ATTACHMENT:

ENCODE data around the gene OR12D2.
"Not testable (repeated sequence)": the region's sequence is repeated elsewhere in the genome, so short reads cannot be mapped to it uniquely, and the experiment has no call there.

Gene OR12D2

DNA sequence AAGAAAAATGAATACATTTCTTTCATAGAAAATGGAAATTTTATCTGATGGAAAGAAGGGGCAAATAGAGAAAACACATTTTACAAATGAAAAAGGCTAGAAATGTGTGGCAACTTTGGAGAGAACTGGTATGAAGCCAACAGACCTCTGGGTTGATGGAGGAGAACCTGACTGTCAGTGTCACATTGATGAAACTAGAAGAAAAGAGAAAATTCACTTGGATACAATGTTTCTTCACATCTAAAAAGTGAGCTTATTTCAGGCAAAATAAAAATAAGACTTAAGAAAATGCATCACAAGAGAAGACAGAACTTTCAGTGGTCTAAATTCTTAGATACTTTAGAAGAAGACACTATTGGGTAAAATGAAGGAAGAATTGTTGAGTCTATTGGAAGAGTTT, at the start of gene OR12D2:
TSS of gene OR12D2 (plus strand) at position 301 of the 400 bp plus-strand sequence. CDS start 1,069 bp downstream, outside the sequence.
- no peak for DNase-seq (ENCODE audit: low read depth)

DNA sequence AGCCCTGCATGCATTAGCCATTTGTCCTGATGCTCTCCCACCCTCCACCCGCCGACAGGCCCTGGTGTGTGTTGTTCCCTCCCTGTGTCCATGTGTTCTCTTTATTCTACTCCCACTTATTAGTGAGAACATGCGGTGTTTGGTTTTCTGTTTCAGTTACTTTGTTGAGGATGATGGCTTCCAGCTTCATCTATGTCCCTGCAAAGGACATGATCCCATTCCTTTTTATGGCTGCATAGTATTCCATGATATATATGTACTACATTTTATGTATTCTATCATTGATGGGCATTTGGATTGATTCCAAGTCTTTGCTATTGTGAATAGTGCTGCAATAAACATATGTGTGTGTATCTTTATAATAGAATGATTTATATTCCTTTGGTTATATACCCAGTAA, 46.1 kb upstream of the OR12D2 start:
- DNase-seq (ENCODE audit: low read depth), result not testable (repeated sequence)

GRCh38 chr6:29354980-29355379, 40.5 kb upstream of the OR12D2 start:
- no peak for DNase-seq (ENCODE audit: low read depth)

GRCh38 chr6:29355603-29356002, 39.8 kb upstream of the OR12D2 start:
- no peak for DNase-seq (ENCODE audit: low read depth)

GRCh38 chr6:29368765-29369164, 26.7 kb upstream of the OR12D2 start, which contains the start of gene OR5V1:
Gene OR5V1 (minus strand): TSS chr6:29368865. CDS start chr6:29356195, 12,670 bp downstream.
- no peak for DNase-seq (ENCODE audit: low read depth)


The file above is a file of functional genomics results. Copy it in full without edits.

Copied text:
ENCODE data around the gene OR12D2.
"Not testable (repeated sequence)": the region's sequence is repeated elsewhere in the genome, so short reads cannot be mapped to it uniquely, and the experiment has no call there.

Gene OR12D2

DNA sequence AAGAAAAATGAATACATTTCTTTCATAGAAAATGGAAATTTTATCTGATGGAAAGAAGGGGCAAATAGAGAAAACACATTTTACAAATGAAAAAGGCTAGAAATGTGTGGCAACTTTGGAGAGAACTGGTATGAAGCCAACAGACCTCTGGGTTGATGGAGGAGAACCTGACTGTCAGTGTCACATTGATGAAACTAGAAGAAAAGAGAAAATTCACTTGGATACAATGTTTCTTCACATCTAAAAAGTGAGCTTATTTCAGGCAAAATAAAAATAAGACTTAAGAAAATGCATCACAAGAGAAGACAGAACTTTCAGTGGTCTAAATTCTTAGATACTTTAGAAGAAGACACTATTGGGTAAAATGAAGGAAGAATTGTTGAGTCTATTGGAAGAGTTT, at the start of gene OR12D2:
TSS of gene OR12D2 (plus strand) at position 301 of the 400 bp plus-strand sequence. CDS start 1,069 bp downstream, outside the sequence.
- no peak for DNase-seq (ENCODE audit: low read depth)

DNA sequence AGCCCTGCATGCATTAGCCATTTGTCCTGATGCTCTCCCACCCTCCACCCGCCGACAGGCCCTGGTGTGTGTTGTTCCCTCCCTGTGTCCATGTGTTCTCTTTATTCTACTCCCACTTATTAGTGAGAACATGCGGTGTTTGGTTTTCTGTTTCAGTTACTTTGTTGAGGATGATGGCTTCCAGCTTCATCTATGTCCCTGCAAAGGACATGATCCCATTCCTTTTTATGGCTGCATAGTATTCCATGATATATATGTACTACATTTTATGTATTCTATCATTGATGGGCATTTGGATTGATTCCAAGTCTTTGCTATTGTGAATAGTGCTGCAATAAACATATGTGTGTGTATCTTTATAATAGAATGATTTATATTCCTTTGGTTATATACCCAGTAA, 46.1 kb upstream of the OR12D2 start:
- DNase-seq (ENCODE audit: low read depth), result not testable (repeated sequence)

GRCh38 chr6:29354980-29355379, 40.5 kb upstream of the OR12D2 start:
- no peak for DNase-seq (ENCODE audit: low read depth)

GRCh38 chr6:29355603-29356002, 39.8 kb upstream of the OR12D2 start:
- no peak for DNase-seq (ENCODE audit: low read depth)

GRCh38 chr6:29368765-29369164, 26.7 kb upstream of the OR12D2 start, which contains the start of gene OR5V1:
Gene OR5V1 (minus strand): TSS chr6:29368865. CDS start chr6:29356195, 12,670 bp downstream.
- no peak for DNase-seq (ENCODE audit: low read depth)